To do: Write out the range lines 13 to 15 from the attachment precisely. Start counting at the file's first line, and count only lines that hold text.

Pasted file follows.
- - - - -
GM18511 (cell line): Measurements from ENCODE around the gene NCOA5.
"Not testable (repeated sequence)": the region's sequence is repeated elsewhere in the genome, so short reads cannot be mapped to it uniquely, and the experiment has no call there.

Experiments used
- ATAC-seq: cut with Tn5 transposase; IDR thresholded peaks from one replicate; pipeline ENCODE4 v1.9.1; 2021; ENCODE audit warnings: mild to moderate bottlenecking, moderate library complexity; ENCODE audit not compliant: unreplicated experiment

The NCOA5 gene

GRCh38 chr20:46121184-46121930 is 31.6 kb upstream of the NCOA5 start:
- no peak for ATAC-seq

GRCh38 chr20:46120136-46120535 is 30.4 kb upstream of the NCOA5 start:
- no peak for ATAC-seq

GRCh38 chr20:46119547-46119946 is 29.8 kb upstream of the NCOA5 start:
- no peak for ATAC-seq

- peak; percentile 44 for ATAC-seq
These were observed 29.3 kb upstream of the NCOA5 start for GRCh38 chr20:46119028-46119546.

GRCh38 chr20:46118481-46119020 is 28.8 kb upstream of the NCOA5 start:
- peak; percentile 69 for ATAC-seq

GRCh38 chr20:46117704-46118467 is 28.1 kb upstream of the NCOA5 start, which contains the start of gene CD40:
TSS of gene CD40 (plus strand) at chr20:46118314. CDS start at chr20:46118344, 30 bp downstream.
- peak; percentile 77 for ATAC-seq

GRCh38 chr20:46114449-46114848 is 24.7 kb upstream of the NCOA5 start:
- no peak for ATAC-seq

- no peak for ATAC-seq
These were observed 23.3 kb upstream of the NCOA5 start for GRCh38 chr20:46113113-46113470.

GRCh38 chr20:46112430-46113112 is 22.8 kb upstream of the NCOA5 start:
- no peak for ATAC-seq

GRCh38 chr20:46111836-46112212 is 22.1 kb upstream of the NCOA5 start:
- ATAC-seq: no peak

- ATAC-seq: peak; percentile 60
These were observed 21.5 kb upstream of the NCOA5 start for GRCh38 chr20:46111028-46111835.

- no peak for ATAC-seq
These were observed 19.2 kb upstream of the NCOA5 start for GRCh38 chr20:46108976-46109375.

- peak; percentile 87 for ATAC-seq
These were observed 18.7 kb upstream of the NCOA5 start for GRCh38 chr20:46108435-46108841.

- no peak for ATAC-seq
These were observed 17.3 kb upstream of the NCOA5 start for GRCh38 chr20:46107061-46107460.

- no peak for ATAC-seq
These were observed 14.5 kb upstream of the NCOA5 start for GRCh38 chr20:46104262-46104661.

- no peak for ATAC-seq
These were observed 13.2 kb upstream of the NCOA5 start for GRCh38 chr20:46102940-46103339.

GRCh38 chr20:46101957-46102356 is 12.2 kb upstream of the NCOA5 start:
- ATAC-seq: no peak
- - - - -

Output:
These were observed 29.3 kb upstream of the NCOA5 start for GRCh38 chr20:46119028-46119546.

GRCh38 chr20:46118481-46119020 is 28.8 kb upstream of the NCOA5 start:
- peak; percentile 69 for ATAC-seq